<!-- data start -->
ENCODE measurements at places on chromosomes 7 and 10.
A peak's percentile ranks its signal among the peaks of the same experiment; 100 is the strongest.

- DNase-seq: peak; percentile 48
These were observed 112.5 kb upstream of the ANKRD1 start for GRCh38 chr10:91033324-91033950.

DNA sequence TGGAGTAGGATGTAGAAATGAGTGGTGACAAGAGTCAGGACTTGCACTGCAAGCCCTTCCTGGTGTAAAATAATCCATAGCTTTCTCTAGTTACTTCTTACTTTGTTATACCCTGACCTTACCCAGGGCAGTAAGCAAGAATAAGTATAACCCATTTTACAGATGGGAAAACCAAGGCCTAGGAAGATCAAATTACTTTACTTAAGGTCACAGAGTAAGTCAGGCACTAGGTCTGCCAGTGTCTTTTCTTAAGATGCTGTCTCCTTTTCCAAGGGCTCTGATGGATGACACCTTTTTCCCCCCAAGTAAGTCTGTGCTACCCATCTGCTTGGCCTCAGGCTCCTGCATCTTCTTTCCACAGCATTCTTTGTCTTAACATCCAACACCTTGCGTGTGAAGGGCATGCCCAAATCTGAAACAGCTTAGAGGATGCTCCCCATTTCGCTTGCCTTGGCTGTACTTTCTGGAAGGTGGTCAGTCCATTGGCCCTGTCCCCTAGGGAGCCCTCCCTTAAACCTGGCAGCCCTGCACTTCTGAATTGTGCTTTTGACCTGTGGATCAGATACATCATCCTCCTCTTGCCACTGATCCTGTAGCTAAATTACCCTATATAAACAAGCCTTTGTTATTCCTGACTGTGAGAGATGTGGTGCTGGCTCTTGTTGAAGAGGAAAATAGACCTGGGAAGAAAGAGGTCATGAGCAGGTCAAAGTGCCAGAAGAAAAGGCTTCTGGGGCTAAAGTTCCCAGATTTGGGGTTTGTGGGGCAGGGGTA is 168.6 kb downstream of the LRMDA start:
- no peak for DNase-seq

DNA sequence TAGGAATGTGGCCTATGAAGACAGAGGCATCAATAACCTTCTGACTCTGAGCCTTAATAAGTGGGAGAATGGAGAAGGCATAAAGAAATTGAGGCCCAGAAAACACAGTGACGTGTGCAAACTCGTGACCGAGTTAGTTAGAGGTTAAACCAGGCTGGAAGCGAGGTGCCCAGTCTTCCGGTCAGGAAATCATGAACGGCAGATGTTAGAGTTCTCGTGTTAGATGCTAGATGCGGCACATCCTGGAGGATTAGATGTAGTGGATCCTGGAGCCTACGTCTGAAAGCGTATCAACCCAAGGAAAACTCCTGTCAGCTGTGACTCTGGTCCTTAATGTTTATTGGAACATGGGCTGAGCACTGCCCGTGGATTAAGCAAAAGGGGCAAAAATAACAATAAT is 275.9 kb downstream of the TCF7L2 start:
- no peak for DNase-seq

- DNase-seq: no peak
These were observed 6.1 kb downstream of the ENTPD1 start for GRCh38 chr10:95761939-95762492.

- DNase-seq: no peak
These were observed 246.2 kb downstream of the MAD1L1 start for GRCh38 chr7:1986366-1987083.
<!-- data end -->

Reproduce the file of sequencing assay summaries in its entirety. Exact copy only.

ENCODE measurements at places on chromosomes 7 and 10.
A peak's percentile ranks its signal among the peaks of the same experiment; 100 is the strongest.

- DNase-seq: peak; percentile 48
These were observed 112.5 kb upstream of the ANKRD1 start for GRCh38 chr10:91033324-91033950.

DNA sequence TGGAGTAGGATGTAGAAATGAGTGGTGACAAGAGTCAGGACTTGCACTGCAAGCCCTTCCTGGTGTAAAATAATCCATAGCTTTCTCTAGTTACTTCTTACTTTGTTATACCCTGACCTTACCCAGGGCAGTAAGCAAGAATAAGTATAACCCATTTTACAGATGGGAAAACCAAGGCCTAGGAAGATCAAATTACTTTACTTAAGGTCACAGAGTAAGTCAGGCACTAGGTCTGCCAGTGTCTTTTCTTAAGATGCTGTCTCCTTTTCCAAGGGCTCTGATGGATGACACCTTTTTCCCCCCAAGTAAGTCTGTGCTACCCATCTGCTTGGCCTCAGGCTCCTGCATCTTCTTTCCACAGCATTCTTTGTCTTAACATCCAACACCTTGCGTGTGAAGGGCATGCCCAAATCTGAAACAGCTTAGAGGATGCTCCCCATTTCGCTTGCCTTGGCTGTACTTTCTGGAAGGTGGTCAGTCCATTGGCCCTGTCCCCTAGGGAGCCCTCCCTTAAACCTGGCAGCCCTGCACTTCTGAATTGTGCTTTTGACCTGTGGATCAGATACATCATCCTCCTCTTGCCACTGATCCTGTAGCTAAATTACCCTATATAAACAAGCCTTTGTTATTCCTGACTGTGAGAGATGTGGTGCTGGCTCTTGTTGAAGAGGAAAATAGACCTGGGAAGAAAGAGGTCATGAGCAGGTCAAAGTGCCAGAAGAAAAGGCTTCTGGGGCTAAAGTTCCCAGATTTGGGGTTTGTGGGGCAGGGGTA is 168.6 kb downstream of the LRMDA start:
- no peak for DNase-seq

DNA sequence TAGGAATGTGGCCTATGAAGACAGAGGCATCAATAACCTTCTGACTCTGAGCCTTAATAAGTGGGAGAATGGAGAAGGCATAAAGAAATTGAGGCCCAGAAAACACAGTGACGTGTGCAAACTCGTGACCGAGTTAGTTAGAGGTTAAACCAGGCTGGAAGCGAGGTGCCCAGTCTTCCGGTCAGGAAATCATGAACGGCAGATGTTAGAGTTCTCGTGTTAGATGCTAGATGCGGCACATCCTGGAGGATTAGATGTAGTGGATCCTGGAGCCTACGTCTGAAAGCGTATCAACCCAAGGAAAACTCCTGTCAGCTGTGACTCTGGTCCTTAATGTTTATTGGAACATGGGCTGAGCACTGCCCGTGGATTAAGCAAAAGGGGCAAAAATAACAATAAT is 275.9 kb downstream of the TCF7L2 start:
- no peak for DNase-seq

- DNase-seq: no peak
These were observed 6.1 kb downstream of the ENTPD1 start for GRCh38 chr10:95761939-95762492.

- DNase-seq: no peak
These were observed 246.2 kb downstream of the MAD1L1 start for GRCh38 chr7:1986366-1987083.